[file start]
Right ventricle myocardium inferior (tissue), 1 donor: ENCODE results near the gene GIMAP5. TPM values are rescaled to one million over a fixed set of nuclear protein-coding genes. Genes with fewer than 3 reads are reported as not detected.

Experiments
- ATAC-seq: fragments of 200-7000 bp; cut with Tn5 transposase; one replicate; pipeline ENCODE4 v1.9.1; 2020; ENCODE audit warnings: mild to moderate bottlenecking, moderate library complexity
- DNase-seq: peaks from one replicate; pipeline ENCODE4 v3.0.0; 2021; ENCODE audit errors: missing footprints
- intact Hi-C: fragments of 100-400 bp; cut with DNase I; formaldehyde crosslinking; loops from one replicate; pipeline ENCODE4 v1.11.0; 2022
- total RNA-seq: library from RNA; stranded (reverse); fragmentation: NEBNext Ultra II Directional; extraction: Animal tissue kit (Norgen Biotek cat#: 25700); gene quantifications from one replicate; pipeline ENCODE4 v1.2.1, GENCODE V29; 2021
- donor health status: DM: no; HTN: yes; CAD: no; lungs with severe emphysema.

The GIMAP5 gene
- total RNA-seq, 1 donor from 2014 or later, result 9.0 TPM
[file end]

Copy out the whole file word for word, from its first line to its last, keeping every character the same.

Right ventricle myocardium inferior (tissue), 1 donor: ENCODE results near the gene GIMAP5. TPM values are rescaled to one million over a fixed set of nuclear protein-coding genes. Genes with fewer than 3 reads are reported as not detected.

Experiments
- ATAC-seq: fragments of 200-7000 bp; cut with Tn5 transposase; one replicate; pipeline ENCODE4 v1.9.1; 2020; ENCODE audit warnings: mild to moderate bottlenecking, moderate library complexity
- DNase-seq: peaks from one replicate; pipeline ENCODE4 v3.0.0; 2021; ENCODE audit errors: missing footprints
- intact Hi-C: fragments of 100-400 bp; cut with DNase I; formaldehyde crosslinking; loops from one replicate; pipeline ENCODE4 v1.11.0; 2022
- total RNA-seq: library from RNA; stranded (reverse); fragmentation: NEBNext Ultra II Directional; extraction: Animal tissue kit (Norgen Biotek cat#: 25700); gene quantifications from one replicate; pipeline ENCODE4 v1.2.1, GENCODE V29; 2021
- donor health status: DM: no; HTN: yes; CAD: no; lungs with severe emphysema.

The GIMAP5 gene
- total RNA-seq, 1 donor from 2014 or later, result 9.0 TPM